The learning and development world has been abuzz about microlearning for some time now. It’s been a top trend on nearly every industry list for several years and has moved beyond being a passing fad to being a solid feature in the corporate learning landscape.
What is microlearning?
Exactly as the term implies, microlearning means consuming small chunks of learning in relatively short periods of time and focusing solely on short-term learning activities.
Debate about whether this is really a new practice or if it’s what learning designers were doing well before the term emerged are less relevant here. What matters now is that the popularity of the buzzword has given way to useful discussion about the best way to use microlearning to solve L&D problems within organizations. As an industry, we are moving beyond the buzzword and toward the problem-solving.
My colleague Mike Martin, Head of Customer Experience and Training at SAP Litmos facilitated a webinar about this very topic. He challenged L&D professionals to focus on the results we are trying to achieve, rather than getting caught up in the trends and fads, and reminded us that building a modern learning culture takes much more than buzzwords!
Benefits of learning in short, focused segments
Most research points to the effectiveness and benefits of microlearning as well as the fact that learners tend to prefer it. Microlearning offers a customized, informal, and on-demand learning experience that aligns with how we consume digital content in our daily lives. L&D professionals see it as a way to deliver appealing, easy-to-use content for time-poor employees. Organizations the world over embrace microlearning as an efficient way to train their workforce.
At the heart of every effective learning intervention is analysis and design. L&D professionals everywhere follow this methodology in their roles. It’s a process we’re all familiar with: align with business priorities, identify learning needs, design the learning solution, and measure for impact. (For a comprehensive view on this, check out McKinsey & Company’s report on the essential components of an L&D strategy).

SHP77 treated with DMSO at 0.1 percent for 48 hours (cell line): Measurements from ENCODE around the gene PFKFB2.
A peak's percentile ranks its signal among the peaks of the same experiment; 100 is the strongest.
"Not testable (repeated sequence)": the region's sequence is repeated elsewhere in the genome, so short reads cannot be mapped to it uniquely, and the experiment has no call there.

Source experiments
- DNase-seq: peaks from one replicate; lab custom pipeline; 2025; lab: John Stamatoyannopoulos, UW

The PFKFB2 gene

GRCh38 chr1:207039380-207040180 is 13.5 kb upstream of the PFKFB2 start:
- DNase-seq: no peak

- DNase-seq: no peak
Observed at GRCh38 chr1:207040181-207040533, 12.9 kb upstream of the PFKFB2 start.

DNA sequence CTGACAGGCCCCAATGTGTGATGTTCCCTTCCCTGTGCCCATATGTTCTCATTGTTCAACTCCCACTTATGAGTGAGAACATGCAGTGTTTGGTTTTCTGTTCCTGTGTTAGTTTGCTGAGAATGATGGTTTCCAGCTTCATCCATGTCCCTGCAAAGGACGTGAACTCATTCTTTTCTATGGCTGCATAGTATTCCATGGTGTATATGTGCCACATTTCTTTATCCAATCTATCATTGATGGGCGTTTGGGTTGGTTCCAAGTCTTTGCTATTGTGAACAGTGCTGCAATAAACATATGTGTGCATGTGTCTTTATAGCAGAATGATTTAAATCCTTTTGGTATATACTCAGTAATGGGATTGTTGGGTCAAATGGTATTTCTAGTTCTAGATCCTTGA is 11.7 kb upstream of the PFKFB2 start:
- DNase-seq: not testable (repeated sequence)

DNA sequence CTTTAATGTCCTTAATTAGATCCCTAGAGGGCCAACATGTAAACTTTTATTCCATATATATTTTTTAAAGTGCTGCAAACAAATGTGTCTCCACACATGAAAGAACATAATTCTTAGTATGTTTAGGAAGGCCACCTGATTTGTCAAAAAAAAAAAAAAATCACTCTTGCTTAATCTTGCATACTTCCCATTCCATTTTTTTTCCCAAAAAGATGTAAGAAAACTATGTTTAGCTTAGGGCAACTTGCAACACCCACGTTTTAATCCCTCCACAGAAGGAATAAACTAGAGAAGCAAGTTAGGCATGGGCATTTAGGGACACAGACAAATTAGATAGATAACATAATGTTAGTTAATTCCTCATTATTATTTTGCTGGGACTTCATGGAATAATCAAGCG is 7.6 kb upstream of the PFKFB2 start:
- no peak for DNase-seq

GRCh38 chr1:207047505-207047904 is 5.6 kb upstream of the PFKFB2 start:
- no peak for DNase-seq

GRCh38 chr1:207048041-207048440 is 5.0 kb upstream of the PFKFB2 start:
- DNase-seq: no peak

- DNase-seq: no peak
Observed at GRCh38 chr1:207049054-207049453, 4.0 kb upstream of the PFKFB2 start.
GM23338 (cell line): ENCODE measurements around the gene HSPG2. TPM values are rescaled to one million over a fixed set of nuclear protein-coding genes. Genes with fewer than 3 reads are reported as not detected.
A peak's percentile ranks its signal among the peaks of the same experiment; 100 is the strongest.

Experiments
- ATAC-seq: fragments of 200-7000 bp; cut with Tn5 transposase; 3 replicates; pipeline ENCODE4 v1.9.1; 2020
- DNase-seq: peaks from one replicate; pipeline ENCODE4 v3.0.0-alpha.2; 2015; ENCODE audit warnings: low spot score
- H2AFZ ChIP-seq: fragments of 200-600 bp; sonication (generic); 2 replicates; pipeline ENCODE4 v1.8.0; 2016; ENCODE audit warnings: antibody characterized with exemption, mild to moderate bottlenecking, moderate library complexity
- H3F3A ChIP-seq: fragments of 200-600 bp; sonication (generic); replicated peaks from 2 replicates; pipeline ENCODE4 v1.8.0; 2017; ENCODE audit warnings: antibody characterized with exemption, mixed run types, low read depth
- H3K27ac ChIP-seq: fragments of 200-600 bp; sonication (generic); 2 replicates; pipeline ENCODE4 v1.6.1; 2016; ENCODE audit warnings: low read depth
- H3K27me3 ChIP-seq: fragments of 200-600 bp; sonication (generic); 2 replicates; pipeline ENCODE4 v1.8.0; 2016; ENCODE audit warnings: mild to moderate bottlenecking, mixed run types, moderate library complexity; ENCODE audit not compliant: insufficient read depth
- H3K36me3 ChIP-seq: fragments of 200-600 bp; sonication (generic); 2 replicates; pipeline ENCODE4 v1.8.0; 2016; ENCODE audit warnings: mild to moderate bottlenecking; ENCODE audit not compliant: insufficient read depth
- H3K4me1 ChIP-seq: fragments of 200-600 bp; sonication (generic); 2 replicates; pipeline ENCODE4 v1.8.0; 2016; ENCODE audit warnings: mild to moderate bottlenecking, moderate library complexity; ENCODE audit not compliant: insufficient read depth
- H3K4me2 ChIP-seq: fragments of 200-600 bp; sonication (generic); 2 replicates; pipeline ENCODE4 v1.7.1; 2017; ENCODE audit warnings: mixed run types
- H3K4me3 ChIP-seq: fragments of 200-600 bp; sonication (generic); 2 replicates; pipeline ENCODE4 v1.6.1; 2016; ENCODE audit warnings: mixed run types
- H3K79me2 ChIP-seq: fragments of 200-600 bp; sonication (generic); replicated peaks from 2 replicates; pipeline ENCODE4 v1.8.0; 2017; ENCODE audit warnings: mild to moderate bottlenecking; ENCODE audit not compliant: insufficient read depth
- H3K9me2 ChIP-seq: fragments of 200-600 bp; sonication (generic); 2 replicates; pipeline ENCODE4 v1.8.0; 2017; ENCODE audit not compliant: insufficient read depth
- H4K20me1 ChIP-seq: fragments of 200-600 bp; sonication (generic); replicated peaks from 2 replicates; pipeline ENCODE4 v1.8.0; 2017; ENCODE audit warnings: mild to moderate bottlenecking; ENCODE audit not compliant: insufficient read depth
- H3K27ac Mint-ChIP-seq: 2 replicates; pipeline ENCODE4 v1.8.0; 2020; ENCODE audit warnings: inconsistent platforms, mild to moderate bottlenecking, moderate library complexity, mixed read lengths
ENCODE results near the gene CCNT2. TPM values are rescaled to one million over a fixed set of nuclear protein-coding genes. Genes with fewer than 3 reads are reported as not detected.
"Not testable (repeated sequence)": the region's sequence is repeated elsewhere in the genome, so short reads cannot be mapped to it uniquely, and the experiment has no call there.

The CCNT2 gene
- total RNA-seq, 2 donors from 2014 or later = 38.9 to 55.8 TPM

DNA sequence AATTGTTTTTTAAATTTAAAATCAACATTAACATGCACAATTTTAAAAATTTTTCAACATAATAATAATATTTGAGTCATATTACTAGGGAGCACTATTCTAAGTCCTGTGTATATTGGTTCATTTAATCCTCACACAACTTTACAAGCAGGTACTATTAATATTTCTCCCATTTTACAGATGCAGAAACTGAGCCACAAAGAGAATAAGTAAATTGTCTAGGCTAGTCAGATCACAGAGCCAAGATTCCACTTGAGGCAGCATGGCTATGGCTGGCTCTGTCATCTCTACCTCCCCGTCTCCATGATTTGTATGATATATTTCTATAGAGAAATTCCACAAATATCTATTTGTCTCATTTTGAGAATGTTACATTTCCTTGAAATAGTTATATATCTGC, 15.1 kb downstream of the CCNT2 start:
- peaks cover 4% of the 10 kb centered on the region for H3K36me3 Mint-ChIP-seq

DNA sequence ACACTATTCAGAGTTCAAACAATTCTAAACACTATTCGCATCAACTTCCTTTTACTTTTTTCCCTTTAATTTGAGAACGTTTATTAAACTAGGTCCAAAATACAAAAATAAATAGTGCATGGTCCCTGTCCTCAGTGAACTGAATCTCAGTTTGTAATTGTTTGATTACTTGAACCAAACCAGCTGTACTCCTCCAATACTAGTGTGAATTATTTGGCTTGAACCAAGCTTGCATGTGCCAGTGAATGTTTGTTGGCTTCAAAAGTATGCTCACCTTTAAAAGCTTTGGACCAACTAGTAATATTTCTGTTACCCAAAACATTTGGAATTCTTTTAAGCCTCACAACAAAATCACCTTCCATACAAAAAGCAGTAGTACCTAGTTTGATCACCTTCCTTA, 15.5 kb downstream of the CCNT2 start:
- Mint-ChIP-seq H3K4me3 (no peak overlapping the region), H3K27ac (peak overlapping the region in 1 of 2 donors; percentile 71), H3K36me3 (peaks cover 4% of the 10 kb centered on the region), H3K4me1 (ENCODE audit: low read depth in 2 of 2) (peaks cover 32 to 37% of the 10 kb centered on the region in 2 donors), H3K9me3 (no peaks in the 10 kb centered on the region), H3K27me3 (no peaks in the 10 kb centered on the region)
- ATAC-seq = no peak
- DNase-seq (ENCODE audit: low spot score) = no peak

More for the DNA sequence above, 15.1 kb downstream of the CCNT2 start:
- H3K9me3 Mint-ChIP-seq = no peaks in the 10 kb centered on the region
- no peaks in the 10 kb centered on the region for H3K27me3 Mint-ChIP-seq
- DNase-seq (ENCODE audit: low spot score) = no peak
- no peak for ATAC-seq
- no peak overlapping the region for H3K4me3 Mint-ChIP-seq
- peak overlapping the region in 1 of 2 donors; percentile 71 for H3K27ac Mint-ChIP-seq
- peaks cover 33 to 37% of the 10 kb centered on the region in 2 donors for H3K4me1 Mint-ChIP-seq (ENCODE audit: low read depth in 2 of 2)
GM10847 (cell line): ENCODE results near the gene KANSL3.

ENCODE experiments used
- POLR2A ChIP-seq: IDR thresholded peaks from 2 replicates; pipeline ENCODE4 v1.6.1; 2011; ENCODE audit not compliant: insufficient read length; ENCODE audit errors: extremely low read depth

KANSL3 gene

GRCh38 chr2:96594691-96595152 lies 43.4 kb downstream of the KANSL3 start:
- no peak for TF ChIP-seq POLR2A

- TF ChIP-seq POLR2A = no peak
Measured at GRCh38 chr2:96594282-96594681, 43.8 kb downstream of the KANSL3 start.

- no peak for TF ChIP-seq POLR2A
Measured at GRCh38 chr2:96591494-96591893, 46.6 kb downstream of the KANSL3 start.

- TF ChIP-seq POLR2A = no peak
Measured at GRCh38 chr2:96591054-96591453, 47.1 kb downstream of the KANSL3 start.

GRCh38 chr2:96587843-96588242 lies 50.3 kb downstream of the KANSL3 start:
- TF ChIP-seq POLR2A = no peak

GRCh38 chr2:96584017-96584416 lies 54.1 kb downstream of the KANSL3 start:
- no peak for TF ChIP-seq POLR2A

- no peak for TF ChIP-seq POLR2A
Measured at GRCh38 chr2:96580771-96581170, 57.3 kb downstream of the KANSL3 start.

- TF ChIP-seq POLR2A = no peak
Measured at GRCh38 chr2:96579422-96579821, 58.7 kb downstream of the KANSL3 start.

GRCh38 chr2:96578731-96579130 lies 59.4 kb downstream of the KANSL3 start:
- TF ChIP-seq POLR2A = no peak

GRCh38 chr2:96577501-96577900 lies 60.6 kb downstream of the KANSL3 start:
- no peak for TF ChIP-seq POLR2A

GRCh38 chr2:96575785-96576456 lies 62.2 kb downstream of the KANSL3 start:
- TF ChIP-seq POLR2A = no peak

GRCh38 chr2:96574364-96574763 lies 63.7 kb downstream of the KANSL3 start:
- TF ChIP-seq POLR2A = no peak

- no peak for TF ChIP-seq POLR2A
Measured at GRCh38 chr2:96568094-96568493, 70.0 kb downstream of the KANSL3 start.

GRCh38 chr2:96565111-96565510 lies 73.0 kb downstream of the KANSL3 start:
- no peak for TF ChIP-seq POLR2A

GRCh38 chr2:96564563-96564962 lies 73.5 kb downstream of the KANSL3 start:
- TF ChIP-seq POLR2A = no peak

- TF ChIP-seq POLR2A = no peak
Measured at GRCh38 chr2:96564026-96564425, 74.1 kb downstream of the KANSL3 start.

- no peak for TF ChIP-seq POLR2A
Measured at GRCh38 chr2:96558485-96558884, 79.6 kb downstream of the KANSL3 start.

Essentially, before jumping to microlearning as a solution, try asking: How can microlearning legitimately help me implement my L&D intervention and solve a problem in my organization?
It’s a big question, so to help, let’s look at some examples.
Microlearning use cases
Here, we’ll unpack four ways that microlearning can legitimately help to implement an L&D intervention and solve a real-world organizational problem.
1) Learners need a refresher
Workers are now required to have a vast array of skills and knowledge to do their jobs well. Whether it’s using a new IT platform, hiring strategies to tackle unconscious bias, or debunking historic workplace myths in favor of a more modern approach. Given the volume of information we consume at work each day and the variety of tasks performed, it’s common for skills and knowledge to be learned but used infrequently. With limited opportunities for repetition, knowledge retention fades and proficiency drops. It’s the “use or lose it” principle. That’s why knowledge top-ups or refreshers are essential.
Microlearning can be a highly effective for refresher training to reinforce topics that workers already know something about. Having pre-existing knowledge means the course doesn’t need a lot of context and background explanation. Just jump right in with key ideas to trigger prior knowledge, and your learners get exactly what they need.
First aid training is an excellent use-case for microlearning refresher training. Certified training delivered regularly is essential for effective first aid in the workplace. But – thankfully – few of us put our first aid training to use. Short-burst refresher training on responding to a medical emergency, administering CPR, or attending to someone having a seizure or choking can provide effective, even lifesaving, updates.
2) Learners need a reminder
Even in organizations with strong corporate compliance programs, conduct breaches and safety violations still happen. These incidents may be one-off actions by an individual or point to a more widespread knowledge gap in the organization. Either way, a short course specific to the nature of the issue can help to remind employees about expected behaviors and prevent further violations. In the compliance world, this is sometimes referred to as “remedial training,” but that carries some negative connotations, so you may not want to tell learners that they’re being asked to do “remedial training.”